The Indian Subcontinent is shown to be dominated by British India, while in Southeast Asia is labeled Bangkok, in the ‘Regno de Siam’, and ‘Sincapura’ (Singapore, which was founded in 1819).  The Chinese Empire is rendered large, and includes its tributary states, extending deep into Central Asia.  Korea assumes the shape of an overly elongated peninsula that is had on maps of the era, whole Japan is very well formed, save for the northern extremities of Hokkaido.  China is still shown to control the entire Amur Valley (before Russia acquired the Primorsky Krai in 1860), while Russian interests in Far East are confined to the Okhotsk region and Kamchatka. 

The depiction of Australia features a lengthy textual note on its discovery and its early exploration, and is shown with almost the entirety of its coastlines carefully mapped, following the surveys of Matthew Flinders.  Conversely, the interior is almost completely unknown, save for some minor forays into the interior of New South Wales.  Much of the coastal areas are entirely undeveloped and still carry their old explorers’ names, such as ‘Terra di Witt’ and ‘Terra di Flinders’.  The map marks European settlements in only the ‘Sidney’ (Sydney) region and in Tasmania, where ‘Launceston’ and ‘Hobart Town’ are labeled.  Further north, the Brisbane River is noted as having been discovered in 1823.  New Zealand is well charted, shown shortly before it was first settled by the British, with the North and South islands still assuming their Maori names.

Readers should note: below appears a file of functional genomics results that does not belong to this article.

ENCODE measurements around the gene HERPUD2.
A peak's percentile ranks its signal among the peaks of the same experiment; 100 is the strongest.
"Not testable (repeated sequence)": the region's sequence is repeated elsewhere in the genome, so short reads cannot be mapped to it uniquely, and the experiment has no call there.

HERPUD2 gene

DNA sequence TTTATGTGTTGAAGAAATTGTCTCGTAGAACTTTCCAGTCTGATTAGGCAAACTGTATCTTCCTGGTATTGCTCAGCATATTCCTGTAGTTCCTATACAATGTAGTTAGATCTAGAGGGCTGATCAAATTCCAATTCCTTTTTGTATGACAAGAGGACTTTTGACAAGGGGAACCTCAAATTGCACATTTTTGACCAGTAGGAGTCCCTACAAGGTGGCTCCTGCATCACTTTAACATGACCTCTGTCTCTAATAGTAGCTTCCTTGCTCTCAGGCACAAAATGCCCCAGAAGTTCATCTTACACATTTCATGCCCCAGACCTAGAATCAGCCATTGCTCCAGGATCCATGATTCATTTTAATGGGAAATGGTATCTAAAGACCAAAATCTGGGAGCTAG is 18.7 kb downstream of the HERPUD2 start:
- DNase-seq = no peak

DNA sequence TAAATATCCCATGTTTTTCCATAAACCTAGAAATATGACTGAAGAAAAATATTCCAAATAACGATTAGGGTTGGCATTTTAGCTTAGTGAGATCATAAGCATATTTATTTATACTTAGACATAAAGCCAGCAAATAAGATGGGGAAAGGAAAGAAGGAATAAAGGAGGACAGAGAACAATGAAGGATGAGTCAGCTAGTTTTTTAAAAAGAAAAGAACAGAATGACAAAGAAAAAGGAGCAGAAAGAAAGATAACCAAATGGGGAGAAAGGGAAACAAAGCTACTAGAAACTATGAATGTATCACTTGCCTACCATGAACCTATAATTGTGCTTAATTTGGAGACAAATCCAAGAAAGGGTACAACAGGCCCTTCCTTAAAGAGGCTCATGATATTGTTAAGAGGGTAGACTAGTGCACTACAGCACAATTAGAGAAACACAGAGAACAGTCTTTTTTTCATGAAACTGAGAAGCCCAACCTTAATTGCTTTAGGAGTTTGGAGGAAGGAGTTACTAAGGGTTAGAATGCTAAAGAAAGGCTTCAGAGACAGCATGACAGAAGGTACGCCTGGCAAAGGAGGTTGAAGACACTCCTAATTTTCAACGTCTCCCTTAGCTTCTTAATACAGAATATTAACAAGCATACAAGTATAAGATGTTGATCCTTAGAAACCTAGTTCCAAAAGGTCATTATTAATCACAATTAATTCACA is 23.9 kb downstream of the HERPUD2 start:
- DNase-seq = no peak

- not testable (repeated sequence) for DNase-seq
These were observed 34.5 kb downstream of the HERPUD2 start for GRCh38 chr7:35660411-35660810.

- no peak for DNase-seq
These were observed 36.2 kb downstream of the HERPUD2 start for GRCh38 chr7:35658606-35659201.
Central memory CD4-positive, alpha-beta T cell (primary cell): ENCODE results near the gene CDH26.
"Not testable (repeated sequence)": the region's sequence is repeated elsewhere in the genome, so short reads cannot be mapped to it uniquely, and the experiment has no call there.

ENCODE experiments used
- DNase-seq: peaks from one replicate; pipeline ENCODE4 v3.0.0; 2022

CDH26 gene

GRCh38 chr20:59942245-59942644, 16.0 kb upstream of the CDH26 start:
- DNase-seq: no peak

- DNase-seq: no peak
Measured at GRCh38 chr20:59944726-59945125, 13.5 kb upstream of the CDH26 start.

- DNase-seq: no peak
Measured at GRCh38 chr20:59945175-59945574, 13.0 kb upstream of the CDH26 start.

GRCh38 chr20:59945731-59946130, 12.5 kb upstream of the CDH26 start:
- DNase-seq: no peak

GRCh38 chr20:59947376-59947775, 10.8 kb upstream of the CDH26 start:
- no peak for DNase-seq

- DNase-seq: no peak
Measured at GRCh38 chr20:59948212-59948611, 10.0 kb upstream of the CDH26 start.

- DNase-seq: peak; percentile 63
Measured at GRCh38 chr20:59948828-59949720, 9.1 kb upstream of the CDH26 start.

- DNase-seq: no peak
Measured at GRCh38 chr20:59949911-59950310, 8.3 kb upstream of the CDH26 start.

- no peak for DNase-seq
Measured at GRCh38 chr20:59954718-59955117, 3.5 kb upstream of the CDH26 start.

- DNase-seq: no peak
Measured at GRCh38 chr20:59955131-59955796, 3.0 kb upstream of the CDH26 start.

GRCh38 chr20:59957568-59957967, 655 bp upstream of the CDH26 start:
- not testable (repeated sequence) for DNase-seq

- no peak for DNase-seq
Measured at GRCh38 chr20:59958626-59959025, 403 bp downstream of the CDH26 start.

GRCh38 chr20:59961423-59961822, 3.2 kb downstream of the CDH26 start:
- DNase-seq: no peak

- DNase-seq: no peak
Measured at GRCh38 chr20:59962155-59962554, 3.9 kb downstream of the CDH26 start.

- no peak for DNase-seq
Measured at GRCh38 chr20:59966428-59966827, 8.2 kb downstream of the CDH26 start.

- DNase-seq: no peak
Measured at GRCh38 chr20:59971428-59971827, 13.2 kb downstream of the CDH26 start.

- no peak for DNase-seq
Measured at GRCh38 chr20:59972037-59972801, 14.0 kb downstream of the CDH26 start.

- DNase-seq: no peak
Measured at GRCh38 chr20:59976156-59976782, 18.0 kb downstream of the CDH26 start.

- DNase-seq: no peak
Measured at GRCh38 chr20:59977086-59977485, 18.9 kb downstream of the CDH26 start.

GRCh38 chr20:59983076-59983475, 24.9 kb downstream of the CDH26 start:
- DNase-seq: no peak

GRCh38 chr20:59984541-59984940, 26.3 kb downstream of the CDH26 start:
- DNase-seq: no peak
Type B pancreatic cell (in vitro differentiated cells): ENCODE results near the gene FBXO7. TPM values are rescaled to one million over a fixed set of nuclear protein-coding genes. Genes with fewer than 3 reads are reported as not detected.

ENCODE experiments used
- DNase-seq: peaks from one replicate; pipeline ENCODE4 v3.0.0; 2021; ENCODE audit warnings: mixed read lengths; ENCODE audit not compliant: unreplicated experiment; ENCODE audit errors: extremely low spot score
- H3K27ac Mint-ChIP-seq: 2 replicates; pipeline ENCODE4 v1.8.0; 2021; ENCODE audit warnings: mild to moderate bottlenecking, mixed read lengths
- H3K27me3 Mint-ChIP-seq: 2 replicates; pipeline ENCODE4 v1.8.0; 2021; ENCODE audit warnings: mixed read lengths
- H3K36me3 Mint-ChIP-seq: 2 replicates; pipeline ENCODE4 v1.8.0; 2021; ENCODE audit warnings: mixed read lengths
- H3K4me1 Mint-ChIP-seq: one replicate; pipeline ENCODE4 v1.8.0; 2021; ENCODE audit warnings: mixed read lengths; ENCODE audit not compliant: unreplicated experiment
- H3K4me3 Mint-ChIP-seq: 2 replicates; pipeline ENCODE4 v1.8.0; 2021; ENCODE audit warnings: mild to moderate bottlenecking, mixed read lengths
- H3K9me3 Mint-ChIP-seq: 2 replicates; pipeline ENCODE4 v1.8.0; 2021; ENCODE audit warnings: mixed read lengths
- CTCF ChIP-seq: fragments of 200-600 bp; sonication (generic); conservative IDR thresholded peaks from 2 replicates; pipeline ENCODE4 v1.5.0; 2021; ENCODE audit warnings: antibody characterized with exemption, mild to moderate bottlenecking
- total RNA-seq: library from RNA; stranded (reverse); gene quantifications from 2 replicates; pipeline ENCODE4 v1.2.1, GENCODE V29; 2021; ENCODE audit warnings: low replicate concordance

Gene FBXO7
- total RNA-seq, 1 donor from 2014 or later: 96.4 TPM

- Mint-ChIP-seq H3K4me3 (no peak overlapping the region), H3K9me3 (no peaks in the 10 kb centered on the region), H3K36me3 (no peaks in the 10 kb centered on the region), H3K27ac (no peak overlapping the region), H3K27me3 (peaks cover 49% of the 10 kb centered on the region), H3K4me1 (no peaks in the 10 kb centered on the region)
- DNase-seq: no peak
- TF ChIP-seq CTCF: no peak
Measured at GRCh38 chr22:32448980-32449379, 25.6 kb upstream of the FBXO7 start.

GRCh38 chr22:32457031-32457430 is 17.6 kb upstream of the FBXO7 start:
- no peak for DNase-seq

The Pacific Ocean is dotted with fascinating details, labeling numerous islands, many with the names and dates of the first Europeans to encounter them.  For example, the Hawaiian Islands are labeled as having been discovered by Cook in 1778.  While most of the islands in the Pacific had by this time been mapped with certainty, the vast expanse still features a number of apocryphal islands.  It would be some years before the entire Pacific Ocean was charted with certainty.


Raffaele Mancini: Enterprising Neapolitan Cartographer

The creator of the present map, Raffaele Mancini was born in Picinisco, near Caserta (Campania) in 1792.  He joined the army of the Two Sicilies at a young age and was trained as military engineer.  He subsequently joined the kingdom’s Officio Topograpfico, where he played major role in the surveys leading to the production of the Carta topografica ed idrografica dei contorni di Napoli levata per ordine di S. M. Ferdinando I, Re del Regno delle Due Sicilie, dagli uffiziali dello Stato Maggiore e dagl'ingegneri topografi negli anni 1817, 1818, 1819, disegnata, ed incisa nell'Officio Topografico di Napoli (Naples, [1820]), a massive 15 sheet map of Naples and environs.  He subsequently authored an itinerary book of Molise, Quadro delle distanze milliarie tra ciascuna delle comuni della provincia di Molise (Naples, 1828).